Could genetics explain why some COVID-19 patients fare worse than others?
Certain genetic differences might separate people who fall severely ill with COVID-19 from those who contract the infection but hardly develop a cough, a new preliminary study suggests.
The research is still in its early days, though, experts say.
The immune system can react to viruses thanks, in part, to specific genes that help cells spot unfamiliar bugs when they enter the body. The genes, known as human leukocyte antigen (HLA) genes, contain instructions to build proteins that bind to bits of a pathogen; those proteins serve as warning flags to alert immune cells. The immune cells, once trained to recognize these bits, jumpstart the process of building antibodies to target and destroy the invasive germ.
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Within each individual, HLA genes code for three different classes of proteins; in other words, HLAs come in a variety of flavors, and depending on which HLAs you have, your body may be better or worse equipped to fight off certain germs — including SARS-CoV-2, the virus that causes COVID-19.
In a new study, published April 17 in the Journal of Virology, researchers used computer models to predict which combination of HLAs might be best at binding SARS-CoV-2, and which might be worst.
If certain HLAs can bind well to a large proportion of the virus's proteins, "we expect there to be a more protective immune response," authors Abhinav Nellore and Dr. Reid Thompson, who lead a computational biology research group at the Oregon Health and Science University, told Live Science in an email. A better bind means that the viral proteins are more likely to be presented to immune cells and prompt the production of specific antibodies, the authors said.
"If the interaction is not stable, you will not have a proper [immune] response," said Dr. Shokrollah Elahi, an associate professor in the Department of Dentistry and adjunct associate professor in the Department of Medical Microbiology and Immunology at the University of Alberta, who was not involved in the study.
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But a stable bond, alone, does not guarantee the best immune response, Elahi added. If an HLA binds a viral protein that happens to be critical for the germ to replicate and survive, the subsequent antibody activity will likely target the virus more effectively than that prompted by a less important protein, Elahi said.
"This is an issue we did not address in our analysis," the authors noted. Instead, the team focused on predicting how well different HLA types could bind to bits of SARS-CoV-2. Their analysis identified six HLA types with a high capacity to bind different SARS-CoV-2 protein sequences, and three with a low capacity to do so. Specifically, a HLA type known as HLA-B*46:01 had the lowest predicted capacity to bind to bits of SARS-CoV-2.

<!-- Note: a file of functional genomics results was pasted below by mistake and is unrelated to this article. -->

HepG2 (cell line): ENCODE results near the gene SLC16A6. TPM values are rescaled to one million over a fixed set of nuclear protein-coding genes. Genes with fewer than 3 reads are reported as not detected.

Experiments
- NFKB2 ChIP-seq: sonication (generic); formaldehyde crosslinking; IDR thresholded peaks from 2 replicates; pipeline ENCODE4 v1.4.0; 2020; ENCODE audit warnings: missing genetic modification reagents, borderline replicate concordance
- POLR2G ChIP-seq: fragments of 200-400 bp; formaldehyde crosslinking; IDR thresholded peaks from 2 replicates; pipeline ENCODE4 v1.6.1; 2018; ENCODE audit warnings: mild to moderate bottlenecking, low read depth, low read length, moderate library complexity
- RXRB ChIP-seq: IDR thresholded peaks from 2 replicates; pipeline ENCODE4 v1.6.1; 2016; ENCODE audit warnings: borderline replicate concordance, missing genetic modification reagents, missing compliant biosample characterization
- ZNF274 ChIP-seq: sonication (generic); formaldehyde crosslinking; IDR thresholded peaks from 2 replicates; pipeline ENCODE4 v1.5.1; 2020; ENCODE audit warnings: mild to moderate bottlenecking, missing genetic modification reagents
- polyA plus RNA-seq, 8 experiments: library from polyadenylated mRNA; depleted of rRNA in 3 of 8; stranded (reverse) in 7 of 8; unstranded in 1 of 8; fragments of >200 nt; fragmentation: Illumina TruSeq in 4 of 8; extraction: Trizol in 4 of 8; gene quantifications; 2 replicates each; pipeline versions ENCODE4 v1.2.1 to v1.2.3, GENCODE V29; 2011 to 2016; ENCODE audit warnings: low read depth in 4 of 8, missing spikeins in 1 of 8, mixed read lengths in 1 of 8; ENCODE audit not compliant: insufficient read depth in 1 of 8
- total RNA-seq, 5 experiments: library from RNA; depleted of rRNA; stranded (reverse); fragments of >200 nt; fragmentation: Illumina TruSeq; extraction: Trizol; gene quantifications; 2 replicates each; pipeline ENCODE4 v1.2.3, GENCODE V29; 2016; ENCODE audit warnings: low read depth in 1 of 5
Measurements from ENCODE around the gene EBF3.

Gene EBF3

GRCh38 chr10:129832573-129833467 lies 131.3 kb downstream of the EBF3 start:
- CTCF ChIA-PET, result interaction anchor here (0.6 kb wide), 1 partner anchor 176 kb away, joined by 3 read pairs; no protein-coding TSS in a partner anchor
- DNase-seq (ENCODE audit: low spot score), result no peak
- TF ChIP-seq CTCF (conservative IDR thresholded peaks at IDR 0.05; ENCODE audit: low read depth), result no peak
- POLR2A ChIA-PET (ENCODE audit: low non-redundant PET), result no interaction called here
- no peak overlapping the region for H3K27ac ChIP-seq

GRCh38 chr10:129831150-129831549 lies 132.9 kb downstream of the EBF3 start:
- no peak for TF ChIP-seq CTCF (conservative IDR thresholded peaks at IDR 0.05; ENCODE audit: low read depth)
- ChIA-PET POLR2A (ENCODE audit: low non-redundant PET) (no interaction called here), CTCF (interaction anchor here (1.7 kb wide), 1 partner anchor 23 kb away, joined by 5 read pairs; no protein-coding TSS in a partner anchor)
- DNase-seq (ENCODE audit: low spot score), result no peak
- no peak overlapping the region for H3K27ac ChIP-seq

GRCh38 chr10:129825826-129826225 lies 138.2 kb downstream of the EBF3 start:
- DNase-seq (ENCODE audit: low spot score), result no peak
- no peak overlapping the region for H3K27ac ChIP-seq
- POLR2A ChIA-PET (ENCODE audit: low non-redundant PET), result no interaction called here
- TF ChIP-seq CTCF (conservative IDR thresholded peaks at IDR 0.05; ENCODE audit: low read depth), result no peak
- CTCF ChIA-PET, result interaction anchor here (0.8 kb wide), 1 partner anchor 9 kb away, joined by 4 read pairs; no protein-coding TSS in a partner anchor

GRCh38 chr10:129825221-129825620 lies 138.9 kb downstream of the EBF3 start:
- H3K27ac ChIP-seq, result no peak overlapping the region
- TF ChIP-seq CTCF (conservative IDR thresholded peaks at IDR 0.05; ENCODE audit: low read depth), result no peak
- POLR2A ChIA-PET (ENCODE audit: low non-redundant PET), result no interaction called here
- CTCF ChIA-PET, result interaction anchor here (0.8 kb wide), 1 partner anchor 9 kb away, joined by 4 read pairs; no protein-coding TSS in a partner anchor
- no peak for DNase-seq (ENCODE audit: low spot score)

The same HLA type cropped up in a 2003 study published in the journal BMC Medical Genetics, which assessed patients infected with SARS-CoV, a closely related coronavirus that caused an outbreak of severe acute respiratory syndrome in the early 2000s. The study found that, in a group of patients of Asian descent, the presence of HLA-B*46:01 was associated with severe cases of the infection. In their paper, the research group noted that more clinical data would be needed to confirm the connection — and the same goes for the new study of SARS-CoV-2, Nellore and Thompson said.
"The most substantial limitation of our study is that this was conducted entirely on a computer and did not involve clinical data from COVID-19 patients," the authors said. "Unless and until the findings we present here are clinically validated, they should not be employed for any clinical purposes," they added.
"In the body, we have so many things interacting," Elahi said. HLAs represent just one piece of a large, intricate puzzle that comprises the human immune system, he said. To better understand the variety of immune responses to COVID-19, Elahi and his research group aim to assess markers of immune system activity in infected patients and also catalog the ratio of immune cell types present in their bodies. While taking age, sex and other demographic factors into account, these so-called immunological profiles could help pinpoint when and why the illness takes a turn in some patients.
The clinical data could be assessed in parallel with genetic data gathered from the same patients, Elahi added. Similarly, Nellore and Thompson said that "COVID-19 testing should be paired with HLA typing, wherever [and] whenever possible," to help determine how different HLA types relate to symptom severity, if at all. Partnerships with genetic testing companies, biobanks and organ transplant registries could also offer opportunities to study HLA types in larger populations of people, they said.